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Hunyadi family

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Title: Hunyadi family  
Author: World Heritage Encyclopedia
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Subject: Sigismund, Holy Roman Emperor, Hunedoara, Subotica, Debrecen, Matthias Corvinus, Hunyadi, Playmobil, Baia Mare, Nobility in the Kingdom of Hungary, Ślepowron coat of arms
Publisher: World Heritage Encyclopedia

Hunyadi family

The Hunyadi family (also Hunyady in historical sources) was a Hungarian[1] noble family strongest in the Late Middle Ages. According to the majority of sources they were of Walachian (Romanian) ancestry.[2][3] This is claimed by medieval authors,[4][5] and by many modern historians,[6][7][8][9] however there are also theories about Cuman[10] or Slavic ancestries.

The first recorded member of the family was Serbe (also called Serb, Serban or Sorb), most likely from Wallachia, who settled in Hunyad county in Transylvania, Kingdom of Hungary. The name Serbe might be of Turkic or Slavic origin because there are researches suggesting Tatar-Cuman[11][12][13][14][15] or Slavic[16][17][18] descendance. His son Vojk (alternatively spelled as Voyk or Vajk in English, Voicu in Romanian, Vajk in Hungarian), adopted the name László and practiced Catholicism (a common practice among Romanian cnezes from Transylvania;[19] from the Angevin Dynasty on, Hungarian nobles were barred from practicing Orthodoxy).[20] Vajk was the second known in the Hunyady family to be a Roman Catholic. He was ennobled in 1409 and received the estate of Hunyad Castle (now Hunedoara in Romania, then Hunyadvár, now Vajdahunyad in Hungarian) which was to become the hereditary seat of the family. Many Hungarian noble families had Vlach (Romanian) ancestry and intermarriage between the two did not even become controversial until after the Ottoman wars.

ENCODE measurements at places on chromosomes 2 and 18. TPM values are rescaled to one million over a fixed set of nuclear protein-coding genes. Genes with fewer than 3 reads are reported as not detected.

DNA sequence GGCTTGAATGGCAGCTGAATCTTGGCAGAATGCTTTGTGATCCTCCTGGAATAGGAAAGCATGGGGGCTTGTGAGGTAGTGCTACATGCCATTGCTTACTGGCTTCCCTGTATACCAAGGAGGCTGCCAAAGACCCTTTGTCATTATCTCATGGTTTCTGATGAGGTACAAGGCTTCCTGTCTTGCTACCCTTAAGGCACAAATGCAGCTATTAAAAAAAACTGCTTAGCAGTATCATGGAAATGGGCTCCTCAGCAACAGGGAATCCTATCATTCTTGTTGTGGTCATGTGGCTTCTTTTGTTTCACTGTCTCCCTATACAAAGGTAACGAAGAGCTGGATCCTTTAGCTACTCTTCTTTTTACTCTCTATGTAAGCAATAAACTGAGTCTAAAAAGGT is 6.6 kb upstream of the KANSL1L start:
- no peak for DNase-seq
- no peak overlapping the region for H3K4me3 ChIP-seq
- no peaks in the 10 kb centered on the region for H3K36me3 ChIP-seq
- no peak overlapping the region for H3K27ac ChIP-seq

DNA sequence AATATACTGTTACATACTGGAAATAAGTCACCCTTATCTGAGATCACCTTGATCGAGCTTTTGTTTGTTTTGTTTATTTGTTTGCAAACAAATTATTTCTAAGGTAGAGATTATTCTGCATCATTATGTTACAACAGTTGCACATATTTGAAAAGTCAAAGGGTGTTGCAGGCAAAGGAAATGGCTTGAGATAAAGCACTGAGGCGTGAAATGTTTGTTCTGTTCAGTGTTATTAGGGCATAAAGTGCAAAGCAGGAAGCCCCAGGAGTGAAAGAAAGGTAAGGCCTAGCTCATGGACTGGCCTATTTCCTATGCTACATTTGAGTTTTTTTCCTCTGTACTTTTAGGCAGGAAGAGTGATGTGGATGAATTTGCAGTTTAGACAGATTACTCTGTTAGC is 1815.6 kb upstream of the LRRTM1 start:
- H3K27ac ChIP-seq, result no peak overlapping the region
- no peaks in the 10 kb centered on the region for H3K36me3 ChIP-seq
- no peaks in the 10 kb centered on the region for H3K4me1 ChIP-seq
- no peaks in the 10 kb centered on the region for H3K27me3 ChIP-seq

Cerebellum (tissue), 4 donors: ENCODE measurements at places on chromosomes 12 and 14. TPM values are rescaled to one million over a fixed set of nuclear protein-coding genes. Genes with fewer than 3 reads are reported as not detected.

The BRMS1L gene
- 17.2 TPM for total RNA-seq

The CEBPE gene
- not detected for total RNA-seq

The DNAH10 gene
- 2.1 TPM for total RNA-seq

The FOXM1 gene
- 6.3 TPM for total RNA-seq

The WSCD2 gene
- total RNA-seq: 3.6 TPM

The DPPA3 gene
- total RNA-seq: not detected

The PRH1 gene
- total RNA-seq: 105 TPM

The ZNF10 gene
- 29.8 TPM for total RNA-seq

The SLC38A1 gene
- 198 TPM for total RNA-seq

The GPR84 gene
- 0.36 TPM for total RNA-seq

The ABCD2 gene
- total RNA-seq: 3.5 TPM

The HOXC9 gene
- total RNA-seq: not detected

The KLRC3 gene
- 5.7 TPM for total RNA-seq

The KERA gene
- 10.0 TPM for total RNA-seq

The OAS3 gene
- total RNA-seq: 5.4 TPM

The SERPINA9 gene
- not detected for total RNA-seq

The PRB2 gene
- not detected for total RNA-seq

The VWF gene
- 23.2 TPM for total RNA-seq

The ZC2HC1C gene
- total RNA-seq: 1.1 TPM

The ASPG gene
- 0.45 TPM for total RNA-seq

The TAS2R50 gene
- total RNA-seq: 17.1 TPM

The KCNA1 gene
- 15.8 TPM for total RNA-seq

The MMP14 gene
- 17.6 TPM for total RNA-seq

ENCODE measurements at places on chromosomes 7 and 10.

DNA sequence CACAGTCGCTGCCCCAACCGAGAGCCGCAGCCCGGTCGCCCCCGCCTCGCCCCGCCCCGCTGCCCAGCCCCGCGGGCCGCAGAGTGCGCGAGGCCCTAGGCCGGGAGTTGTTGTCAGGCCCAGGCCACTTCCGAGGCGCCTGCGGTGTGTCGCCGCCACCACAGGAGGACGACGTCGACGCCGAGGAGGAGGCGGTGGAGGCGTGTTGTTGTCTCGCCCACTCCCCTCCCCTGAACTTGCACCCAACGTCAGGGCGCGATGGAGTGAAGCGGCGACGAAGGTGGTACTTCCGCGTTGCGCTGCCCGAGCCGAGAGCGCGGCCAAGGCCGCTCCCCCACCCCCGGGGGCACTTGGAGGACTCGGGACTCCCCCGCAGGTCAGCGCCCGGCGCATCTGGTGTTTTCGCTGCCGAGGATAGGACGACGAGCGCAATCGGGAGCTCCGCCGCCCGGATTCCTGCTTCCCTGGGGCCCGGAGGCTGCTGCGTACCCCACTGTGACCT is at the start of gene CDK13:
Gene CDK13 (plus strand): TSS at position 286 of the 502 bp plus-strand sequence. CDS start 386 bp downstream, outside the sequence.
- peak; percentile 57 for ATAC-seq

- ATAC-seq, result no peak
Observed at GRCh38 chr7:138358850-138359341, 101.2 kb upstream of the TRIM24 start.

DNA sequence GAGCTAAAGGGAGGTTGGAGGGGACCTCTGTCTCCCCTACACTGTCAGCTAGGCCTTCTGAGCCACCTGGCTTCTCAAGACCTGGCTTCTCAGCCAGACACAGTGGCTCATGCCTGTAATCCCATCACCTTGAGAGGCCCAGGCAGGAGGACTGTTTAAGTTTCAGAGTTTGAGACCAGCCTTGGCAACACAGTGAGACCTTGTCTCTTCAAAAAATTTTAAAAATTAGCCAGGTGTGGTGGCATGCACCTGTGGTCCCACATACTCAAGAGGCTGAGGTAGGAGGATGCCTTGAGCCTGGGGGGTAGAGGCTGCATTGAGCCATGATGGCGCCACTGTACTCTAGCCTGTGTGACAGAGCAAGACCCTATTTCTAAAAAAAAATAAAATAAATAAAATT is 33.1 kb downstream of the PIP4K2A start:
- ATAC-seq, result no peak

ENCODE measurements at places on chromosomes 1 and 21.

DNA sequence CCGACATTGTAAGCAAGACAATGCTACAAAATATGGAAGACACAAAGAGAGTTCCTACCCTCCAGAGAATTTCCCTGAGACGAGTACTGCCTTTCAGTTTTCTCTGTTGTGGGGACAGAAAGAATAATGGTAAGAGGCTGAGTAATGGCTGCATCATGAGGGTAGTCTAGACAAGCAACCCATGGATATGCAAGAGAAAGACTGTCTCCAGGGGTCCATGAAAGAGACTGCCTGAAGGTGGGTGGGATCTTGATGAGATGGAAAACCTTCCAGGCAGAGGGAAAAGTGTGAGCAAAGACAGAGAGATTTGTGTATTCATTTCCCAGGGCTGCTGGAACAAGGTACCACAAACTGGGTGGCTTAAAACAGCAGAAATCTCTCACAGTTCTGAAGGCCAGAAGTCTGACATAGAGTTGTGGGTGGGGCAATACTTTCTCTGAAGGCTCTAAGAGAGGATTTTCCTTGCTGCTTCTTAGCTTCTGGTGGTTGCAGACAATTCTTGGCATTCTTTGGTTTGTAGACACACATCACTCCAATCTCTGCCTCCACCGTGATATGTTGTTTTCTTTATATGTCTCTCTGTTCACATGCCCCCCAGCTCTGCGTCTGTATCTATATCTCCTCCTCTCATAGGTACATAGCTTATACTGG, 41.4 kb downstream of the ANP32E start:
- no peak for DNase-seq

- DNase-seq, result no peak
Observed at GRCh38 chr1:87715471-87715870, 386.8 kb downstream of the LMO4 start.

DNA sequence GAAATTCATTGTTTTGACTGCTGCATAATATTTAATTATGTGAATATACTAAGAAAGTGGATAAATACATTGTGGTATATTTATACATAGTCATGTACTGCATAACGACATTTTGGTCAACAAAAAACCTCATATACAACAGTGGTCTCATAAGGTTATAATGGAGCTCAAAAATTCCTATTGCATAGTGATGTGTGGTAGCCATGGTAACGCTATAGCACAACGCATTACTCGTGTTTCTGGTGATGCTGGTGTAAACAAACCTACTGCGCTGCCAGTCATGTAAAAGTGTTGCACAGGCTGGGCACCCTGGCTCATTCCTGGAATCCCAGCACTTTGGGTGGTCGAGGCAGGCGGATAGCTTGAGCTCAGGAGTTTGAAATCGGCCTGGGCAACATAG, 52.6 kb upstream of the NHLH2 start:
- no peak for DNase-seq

The royal donation had elevated the Hunyadi family to the top ranks of the lesser (nonbaronial) group of Hungarian nobility. Proprietors of a domain containing 40 villages, they were considered as well-to-do as but ranked far below the great magnates who formed the king’s council and exercised the real power in the country.

Origin of the name Corvin

The origins of the name Corvin are still unclear. There exist a number of theories on the etymology of the Corvin name. The most widely accepted theory is that Corvin refers to the Corvus which appears on their coat of arms, however a connection to the Kovin/(Kubin, Keve in Hungarian; Covinum in Latin) town - "in Corvino vico, as Bonfini wrote" - is also possible.

The origins of the Coat of Arms of the Hunyadi family, which depicts a raven holding a golden ring in its beak, are unclear. The Silesian Annals state that when a raven carried off a ring King Matthias had removed from his finger, Matthias chased the bird down and slew him, retrieving the ring, and in commemoration of this event he took the raven as a symbol for his signet sign.

Others think that the Coat of Arms was derived from another property of the family, Raven’s Rock (Hollókő in Hungarian). Another legend says that when young Matthias was in prison in Prague his mother was able to send him a letter with a raven (that is why the Hungarian Postal Service had a raven as its symbol for more than a century).

Hunyadi family tree

Woyk de Hunyad[21]
Magos [22]
John, Governor
John, Jr.
Ladislaus (László)
John Corvinus

Hunyadi battleship

The second battleship of the Ersatz Monarch class of the Austro-Hungarian Navy (officially known as Schiff IX) was to be named Hunyadi. The ship was never completed due to the outbreak of World War One which interrupted all major warship construction in Austria-Hungary.

Notable members


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